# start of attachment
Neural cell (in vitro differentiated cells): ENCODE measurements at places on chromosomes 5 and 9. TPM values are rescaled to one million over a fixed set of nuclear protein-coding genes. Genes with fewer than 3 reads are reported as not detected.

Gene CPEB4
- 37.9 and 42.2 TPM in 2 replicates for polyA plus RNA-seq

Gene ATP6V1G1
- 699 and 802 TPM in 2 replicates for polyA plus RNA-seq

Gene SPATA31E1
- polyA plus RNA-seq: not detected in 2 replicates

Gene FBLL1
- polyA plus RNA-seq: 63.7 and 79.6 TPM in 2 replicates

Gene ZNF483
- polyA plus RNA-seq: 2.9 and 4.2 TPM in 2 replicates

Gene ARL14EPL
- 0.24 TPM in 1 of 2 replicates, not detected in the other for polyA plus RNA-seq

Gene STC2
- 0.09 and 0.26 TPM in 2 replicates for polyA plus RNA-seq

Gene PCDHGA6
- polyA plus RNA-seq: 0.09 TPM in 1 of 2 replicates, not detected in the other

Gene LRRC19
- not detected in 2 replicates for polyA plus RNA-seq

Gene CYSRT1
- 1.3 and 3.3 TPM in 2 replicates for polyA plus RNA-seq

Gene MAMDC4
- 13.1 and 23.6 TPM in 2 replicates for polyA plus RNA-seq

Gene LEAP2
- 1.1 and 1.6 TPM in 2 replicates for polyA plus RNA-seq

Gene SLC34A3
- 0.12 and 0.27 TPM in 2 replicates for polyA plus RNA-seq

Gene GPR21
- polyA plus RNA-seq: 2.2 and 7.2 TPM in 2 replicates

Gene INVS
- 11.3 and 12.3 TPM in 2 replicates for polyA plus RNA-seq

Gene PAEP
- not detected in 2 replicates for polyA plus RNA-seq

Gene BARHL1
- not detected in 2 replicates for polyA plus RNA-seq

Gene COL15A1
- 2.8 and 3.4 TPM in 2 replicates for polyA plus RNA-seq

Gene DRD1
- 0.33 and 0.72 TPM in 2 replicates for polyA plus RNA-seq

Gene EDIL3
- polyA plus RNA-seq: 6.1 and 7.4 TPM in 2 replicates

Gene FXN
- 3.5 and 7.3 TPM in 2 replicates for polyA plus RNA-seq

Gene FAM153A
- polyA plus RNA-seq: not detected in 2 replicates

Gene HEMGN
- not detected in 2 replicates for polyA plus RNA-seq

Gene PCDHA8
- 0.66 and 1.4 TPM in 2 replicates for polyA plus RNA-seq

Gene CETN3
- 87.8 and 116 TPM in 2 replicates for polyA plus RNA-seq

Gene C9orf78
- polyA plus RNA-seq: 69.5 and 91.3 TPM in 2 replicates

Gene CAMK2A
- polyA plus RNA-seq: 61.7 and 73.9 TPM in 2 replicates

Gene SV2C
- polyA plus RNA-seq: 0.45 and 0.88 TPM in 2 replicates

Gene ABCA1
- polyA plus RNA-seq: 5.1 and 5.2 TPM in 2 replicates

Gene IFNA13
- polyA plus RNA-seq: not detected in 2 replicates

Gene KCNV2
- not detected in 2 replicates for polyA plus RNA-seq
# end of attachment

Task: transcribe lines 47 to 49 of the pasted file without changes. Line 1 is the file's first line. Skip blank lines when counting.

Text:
- not detected in 2 replicates for polyA plus RNA-seq

Gene PCDHA8
- 0.66 and 1.4 TPM in 2 replicates for polyA plus RNA-seq